India's huge coronavirus second wave accelerated Thursday with a record number of infections reported, as a top Japanese politician warned Covid-19 could still derail the already delayed Olympics.
While nations like Britain have celebrated the beginning of normality and extended vaccine rollouts, some South Asian countries are grappling with fresh -- and more terrifying -- virus waves.
More than 200,000 cases were logged in the past 24 hours in India, where authorities are grappling with shortages of vaccines, treatments and hospital beds.
Having let its guard down with mass religious festivals, political rallies and almost unfettered sports crowds, the nation has this month seen two million fresh infections -- a figure that looks set to continue growing.
Siddharth Chakrapani, one of the organisers of India's massive Kumbh Mela festival, said devotees "believe that Maa (mother) Ganga will save them from this pandemic".
"Our faith is the biggest thing for us," he added.
This week India overtook Brazil to become the country with the second-highest number of cases worldwide. The United States holds the unenviable record of the highest death toll, at over half a million,
Delhi's much publicised vaccine drive to inoculate all 1.3 billion citizens has stumbled, with just 114 million shots administered so far.
Elsewhere in Asia storm clouds were once again gathering over the Tokyo Olympics.
Top politician Toshiro Nikai, the ruling party's number two, said the games must be cancelled "without hesitation" if the virus situation is too severe.
Although officials were quick to dismiss Nikai's remarks, public opinion is turning against the event with towns cancelling torch events as the nation worries over a fourth wave of infections.
Ukraine on Thursday launched a vaccination drive to innoculate its Olympic and Paralympic athletes
"We want all athletes to come to these competitions without any restrictions, we want to see the Ukrainian flag, hear the Ukrainian anthem," Health Minister Maksym Stepanov said in a statement.
In Europe the share of Covid-19 related deaths in Europe among those over the age of 80 has reached the lowest level since the start of the pandemic, the World Health Organization said, as vaccine rollout programmes begin to take effect.
However France hit a grim milestone on Thursday, as its Covid-19 death toll climbed past 100,000 Thursday, with the virus claiming a further 300 lives in 24 hours, the country's health authority said.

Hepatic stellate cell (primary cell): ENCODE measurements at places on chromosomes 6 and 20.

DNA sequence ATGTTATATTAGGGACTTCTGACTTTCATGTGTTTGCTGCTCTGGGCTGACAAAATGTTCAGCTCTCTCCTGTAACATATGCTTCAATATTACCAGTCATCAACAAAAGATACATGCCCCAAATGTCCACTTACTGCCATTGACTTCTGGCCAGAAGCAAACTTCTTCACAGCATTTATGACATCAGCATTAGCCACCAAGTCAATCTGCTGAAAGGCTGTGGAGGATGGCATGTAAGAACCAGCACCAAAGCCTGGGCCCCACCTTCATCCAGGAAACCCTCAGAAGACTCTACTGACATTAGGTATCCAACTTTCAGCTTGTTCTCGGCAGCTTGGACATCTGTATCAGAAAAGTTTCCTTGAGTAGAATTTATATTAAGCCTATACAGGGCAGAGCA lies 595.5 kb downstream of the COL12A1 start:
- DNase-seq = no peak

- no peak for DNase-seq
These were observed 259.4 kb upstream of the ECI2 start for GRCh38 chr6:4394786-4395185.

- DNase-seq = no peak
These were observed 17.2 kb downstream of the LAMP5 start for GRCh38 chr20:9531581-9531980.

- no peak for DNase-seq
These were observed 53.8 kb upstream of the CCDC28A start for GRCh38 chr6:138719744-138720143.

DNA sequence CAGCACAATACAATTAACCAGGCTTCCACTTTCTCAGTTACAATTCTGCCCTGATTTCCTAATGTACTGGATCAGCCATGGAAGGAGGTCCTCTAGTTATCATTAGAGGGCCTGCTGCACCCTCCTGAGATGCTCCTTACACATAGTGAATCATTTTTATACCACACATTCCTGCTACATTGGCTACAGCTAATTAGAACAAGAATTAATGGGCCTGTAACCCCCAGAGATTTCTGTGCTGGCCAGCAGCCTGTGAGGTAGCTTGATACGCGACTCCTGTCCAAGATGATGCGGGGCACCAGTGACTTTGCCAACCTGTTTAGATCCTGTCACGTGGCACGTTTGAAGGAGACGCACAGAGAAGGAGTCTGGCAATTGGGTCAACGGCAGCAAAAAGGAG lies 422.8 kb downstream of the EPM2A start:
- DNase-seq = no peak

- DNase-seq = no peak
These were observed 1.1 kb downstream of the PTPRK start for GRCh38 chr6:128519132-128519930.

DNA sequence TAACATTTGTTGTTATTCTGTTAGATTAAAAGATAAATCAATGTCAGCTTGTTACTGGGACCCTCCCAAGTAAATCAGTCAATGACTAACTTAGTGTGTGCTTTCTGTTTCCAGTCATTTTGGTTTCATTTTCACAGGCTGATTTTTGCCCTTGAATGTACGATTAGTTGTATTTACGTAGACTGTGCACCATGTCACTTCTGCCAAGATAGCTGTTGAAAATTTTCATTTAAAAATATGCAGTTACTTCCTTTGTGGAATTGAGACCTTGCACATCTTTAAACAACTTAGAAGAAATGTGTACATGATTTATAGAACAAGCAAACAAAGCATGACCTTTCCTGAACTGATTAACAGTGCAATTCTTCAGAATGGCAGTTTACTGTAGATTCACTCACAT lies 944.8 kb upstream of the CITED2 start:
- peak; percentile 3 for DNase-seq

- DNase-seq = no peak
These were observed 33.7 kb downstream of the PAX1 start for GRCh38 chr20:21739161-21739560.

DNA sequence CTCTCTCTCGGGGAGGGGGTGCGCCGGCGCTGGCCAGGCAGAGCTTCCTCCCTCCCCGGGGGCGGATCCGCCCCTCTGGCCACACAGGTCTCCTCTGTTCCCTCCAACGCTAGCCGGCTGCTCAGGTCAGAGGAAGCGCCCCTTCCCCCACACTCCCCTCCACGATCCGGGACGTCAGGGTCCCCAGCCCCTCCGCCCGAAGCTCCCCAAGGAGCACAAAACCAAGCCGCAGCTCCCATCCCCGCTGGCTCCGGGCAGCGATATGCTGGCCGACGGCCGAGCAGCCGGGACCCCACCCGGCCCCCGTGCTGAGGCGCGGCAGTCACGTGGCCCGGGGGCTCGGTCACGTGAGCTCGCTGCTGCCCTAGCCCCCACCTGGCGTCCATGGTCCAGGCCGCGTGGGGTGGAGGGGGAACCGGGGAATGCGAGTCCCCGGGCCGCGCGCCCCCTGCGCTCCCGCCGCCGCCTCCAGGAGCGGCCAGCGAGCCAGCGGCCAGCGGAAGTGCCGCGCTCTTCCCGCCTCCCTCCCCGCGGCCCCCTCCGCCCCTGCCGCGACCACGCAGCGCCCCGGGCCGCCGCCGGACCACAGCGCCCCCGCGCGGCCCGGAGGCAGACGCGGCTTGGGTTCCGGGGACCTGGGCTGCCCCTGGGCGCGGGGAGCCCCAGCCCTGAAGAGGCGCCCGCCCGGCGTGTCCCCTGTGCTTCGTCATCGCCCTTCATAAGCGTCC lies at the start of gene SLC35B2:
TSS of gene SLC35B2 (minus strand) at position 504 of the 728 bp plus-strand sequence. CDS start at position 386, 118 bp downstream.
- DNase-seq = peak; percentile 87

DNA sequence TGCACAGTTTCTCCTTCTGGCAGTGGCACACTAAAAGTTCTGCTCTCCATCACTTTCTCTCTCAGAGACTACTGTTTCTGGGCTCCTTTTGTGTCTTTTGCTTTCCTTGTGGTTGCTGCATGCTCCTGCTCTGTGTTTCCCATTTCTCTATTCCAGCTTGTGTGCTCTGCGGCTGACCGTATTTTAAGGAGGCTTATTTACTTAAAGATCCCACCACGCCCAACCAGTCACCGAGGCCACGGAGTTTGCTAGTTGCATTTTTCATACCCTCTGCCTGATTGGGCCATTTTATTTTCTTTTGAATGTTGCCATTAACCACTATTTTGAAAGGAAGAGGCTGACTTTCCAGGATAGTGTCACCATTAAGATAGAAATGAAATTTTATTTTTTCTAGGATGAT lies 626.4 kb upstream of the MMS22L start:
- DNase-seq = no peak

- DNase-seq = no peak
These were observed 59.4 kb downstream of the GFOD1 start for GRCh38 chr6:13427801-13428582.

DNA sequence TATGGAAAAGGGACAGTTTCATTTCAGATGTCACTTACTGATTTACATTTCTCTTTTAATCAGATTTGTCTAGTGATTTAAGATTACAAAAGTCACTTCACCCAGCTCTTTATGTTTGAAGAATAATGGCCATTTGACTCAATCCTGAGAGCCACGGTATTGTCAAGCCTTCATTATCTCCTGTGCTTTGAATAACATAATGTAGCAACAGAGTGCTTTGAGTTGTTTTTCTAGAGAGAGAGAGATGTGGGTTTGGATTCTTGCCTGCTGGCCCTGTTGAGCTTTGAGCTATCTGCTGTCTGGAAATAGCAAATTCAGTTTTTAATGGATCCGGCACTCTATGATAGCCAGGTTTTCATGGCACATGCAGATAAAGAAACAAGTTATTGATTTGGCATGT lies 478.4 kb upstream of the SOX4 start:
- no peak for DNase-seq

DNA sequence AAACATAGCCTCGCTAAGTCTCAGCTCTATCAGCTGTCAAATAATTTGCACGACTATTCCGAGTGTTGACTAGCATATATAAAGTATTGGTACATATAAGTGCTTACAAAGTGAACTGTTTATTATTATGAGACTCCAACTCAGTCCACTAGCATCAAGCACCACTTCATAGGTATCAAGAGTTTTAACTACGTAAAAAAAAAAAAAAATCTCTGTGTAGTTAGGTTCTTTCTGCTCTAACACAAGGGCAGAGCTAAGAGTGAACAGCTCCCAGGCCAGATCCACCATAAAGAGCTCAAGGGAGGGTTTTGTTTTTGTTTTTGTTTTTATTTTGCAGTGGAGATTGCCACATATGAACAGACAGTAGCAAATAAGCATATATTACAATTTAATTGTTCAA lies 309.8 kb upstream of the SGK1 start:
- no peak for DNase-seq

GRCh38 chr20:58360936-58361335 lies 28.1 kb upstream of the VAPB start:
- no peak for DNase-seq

"We will not forget a single face, a single name," President Emmanuel Macron tweeted, sending his condolences to victims' families and friends.
France becomes the third country in Europe to exceed 100,000 coronavirus deaths, after the United Kingdom and Italy.
In Britain crowds gathered in mosques during Ramadan -- not only to pray, but to receive a vaccine.
The pandemic has particularly hit ethnic minorities in the UK.
Vaccine hesitancy is disproportionately present among some groups, even as Britain drives ahead with a mass inoculation campaign that has so far seen more than 32 million people receive a jab.
But local leaders are cautiously optimistic as a fresh push for vaccines begins to reach these communities.
"The message is getting through," said Hasnayn Abbasi, a doctor heading the East London Mosque's vaccination centre.
Meanwhile Portugal announced a phased exit from its virus lockdown on Monday with the reopening of restaurants, shopping centres, theatres, high schools and universities, except in 11 municipalities with high Covid levels.
In Israel, Health Minister Yuli Edelstein announced that people will no longer have to wear masks outdoors starting from Sunday as the number of virus infections plummets there.
Israel's easing of restrictions stands in contrast to the occupied West Bank and the blockaded Gaza Strip, where infection rates remain high and vaccinations are low.
Rights groups say Israel must supply vaccines to the 4.8 million Palestinians living there, but Israel says Palestinians must obtain their own shots.
In New Zealand -- widely lauded for its adroit handling of the virus -- authorities began trialling a monitoring app designed to detect coronavirus before the user develops any noticeable symptoms.
In what is believed to be a world first, the "elarm" app connects to devices like fitness trackers and smart watches, using artificial intelligence to check for tell-tale signs.
Lebanese doctor Riad Sarkis has a very different suggestion to curb the deadly virus, as beside him one of his instruments enthusiastically wagged his tail.
Specially trained sniffer dogs can detect illness in a person in a few seconds, including in very early stages when a PCR test would yield a negative result.
"The day we build a machine with an electronic nose that amplifies smells 10,000 times, then we can replace the dogs. For now, we need them," Sarkis said.
Over 2.9 million people have died of Covid-19 around the world since the outbreak emerged in China in December 2019, according to a tally from official sources compiled by AFP.
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